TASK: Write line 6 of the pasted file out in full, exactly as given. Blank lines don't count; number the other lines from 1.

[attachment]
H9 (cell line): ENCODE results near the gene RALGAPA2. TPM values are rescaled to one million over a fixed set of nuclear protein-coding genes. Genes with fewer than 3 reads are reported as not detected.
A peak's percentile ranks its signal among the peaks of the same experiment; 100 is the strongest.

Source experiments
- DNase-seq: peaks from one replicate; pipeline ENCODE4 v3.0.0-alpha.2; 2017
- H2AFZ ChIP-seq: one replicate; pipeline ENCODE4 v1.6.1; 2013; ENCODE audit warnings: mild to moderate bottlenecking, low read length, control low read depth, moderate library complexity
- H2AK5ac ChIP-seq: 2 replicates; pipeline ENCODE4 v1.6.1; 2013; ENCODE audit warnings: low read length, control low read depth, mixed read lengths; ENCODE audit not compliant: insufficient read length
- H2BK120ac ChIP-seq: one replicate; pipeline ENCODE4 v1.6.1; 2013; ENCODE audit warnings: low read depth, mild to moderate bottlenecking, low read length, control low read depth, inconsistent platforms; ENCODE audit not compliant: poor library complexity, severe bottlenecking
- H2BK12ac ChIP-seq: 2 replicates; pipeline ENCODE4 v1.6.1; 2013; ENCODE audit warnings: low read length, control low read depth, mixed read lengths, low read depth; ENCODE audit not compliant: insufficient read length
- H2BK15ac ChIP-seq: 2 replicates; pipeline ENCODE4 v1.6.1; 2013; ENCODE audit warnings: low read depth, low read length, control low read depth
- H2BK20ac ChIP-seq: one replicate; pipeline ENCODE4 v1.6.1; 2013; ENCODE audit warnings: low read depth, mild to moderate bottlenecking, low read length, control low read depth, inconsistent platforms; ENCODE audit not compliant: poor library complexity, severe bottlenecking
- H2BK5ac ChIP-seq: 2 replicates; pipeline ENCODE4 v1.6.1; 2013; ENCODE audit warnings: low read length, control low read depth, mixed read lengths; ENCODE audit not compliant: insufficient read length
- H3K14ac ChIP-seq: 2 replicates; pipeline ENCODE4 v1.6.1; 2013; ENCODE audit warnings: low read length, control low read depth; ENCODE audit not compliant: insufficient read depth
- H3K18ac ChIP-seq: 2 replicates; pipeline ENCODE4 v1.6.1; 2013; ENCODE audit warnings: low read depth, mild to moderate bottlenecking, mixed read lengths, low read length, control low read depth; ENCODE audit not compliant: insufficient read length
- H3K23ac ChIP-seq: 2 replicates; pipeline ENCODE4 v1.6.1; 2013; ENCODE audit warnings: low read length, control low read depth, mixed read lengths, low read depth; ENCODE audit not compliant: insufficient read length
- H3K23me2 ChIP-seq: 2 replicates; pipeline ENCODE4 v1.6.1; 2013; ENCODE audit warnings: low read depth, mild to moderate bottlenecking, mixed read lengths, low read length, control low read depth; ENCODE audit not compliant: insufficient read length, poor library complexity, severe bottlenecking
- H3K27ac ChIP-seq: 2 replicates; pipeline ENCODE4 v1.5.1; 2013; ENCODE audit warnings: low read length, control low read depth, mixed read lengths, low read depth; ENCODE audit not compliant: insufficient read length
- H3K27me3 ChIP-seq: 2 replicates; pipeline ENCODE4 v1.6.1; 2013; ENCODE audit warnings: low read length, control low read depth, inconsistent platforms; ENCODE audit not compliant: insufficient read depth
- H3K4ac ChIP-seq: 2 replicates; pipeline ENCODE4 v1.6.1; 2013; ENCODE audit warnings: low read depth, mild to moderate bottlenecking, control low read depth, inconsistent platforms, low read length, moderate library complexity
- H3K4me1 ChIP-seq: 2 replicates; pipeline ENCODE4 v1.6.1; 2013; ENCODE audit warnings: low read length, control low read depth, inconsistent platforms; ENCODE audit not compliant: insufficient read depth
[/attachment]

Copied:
- H2AK5ac ChIP-seq: 2 replicates; pipeline ENCODE4 v1.6.1; 2013; ENCODE audit warnings: low read length, control low read depth, mixed read lengths; ENCODE audit not compliant: insufficient read length